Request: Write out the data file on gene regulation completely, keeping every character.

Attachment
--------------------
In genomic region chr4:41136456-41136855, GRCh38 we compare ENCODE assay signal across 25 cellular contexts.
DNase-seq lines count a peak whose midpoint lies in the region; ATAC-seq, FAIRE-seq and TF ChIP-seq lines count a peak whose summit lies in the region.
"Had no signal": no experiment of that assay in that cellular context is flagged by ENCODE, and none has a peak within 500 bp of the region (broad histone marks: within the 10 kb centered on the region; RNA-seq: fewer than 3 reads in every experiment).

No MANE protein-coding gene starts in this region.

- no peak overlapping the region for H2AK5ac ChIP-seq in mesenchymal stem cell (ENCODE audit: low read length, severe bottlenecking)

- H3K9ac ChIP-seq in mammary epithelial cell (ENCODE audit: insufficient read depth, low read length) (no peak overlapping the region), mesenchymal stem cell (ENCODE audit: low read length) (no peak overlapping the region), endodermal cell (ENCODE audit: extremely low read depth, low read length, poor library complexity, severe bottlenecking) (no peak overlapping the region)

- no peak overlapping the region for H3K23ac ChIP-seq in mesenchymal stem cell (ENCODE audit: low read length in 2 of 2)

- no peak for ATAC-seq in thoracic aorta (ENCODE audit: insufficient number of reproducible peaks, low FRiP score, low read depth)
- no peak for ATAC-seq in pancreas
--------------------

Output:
In genomic region chr4:41136456-41136855, GRCh38 we compare ENCODE assay signal across 25 cellular contexts.
DNase-seq lines count a peak whose midpoint lies in the region; ATAC-seq, FAIRE-seq and TF ChIP-seq lines count a peak whose summit lies in the region.
"Had no signal": no experiment of that assay in that cellular context is flagged by ENCODE, and none has a peak within 500 bp of the region (broad histone marks: within the 10 kb centered on the region; RNA-seq: fewer than 3 reads in every experiment).

No MANE protein-coding gene starts in this region.

- no peak overlapping the region for H2AK5ac ChIP-seq in mesenchymal stem cell (ENCODE audit: low read length, severe bottlenecking)

- H3K9ac ChIP-seq in mammary epithelial cell (ENCODE audit: insufficient read depth, low read length) (no peak overlapping the region), mesenchymal stem cell (ENCODE audit: low read length) (no peak overlapping the region), endodermal cell (ENCODE audit: extremely low read depth, low read length, poor library complexity, severe bottlenecking) (no peak overlapping the region)

- no peak overlapping the region for H3K23ac ChIP-seq in mesenchymal stem cell (ENCODE audit: low read length in 2 of 2)

- no peak for ATAC-seq in thoracic aorta (ENCODE audit: insufficient number of reproducible peaks, low FRiP score, low read depth)
- no peak for ATAC-seq in pancreas